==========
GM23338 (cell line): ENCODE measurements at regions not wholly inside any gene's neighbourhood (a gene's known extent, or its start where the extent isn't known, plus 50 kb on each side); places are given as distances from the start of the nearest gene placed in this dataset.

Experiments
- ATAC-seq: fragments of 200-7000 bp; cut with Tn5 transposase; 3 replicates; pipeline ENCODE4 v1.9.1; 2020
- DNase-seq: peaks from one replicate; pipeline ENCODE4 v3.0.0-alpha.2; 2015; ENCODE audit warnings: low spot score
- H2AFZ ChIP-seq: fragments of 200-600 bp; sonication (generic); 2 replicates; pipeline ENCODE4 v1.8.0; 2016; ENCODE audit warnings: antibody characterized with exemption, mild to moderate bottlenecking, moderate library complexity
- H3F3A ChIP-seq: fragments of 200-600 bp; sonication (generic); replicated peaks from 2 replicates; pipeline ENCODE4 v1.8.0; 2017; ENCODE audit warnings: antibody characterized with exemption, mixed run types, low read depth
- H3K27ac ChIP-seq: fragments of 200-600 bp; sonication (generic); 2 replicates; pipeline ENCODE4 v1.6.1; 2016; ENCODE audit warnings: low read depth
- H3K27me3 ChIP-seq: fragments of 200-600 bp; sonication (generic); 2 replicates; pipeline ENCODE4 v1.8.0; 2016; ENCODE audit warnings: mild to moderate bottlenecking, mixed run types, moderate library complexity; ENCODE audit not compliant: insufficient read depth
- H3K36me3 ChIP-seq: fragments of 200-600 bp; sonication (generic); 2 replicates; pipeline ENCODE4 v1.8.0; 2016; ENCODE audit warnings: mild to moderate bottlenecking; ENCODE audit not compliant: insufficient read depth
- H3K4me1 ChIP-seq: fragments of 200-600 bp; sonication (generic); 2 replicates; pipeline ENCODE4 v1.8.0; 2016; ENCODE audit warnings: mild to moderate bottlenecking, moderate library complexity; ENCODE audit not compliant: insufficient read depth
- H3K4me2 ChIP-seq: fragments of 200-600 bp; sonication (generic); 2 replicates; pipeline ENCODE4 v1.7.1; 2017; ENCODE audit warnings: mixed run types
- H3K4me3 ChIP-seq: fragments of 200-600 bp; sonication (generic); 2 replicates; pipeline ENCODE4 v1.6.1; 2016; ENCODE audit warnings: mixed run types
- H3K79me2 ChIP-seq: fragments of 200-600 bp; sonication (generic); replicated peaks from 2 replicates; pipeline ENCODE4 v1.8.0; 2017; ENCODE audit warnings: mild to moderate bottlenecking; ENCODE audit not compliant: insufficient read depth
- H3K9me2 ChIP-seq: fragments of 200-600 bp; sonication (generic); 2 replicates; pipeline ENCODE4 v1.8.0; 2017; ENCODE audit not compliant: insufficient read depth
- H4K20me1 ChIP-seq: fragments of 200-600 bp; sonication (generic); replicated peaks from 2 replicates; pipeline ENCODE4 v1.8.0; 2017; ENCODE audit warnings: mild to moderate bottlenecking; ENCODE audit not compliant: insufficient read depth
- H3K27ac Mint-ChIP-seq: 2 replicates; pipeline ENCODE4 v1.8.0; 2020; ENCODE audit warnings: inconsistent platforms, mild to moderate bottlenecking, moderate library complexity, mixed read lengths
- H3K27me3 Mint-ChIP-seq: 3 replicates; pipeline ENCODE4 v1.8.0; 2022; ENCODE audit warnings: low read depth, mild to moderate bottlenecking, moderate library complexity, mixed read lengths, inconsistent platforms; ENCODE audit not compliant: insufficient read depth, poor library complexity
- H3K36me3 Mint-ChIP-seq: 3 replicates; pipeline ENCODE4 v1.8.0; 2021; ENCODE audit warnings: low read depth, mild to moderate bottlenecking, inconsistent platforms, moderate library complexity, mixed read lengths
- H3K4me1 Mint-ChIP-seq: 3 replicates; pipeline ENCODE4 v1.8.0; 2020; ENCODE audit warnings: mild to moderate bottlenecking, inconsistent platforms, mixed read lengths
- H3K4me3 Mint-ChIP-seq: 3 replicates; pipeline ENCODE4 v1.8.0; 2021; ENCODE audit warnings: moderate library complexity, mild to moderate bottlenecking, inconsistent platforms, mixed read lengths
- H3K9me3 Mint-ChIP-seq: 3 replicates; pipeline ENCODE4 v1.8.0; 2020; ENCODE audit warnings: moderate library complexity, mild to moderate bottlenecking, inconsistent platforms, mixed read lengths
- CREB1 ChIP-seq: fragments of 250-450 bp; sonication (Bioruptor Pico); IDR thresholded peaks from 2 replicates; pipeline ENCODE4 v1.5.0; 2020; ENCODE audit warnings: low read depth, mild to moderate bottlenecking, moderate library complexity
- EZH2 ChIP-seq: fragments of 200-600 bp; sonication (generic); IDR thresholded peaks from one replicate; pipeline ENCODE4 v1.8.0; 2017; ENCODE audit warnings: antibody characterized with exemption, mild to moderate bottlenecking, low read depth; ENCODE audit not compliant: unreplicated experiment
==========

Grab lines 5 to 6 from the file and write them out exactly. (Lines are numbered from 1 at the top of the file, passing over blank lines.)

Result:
- H2AFZ ChIP-seq: fragments of 200-600 bp; sonication (generic); 2 replicates; pipeline ENCODE4 v1.8.0; 2016; ENCODE audit warnings: antibody characterized with exemption, mild to moderate bottlenecking, moderate library complexity
- H3F3A ChIP-seq: fragments of 200-600 bp; sonication (generic); replicated peaks from 2 replicates; pipeline ENCODE4 v1.8.0; 2017; ENCODE audit warnings: antibody characterized with exemption, mixed run types, low read depth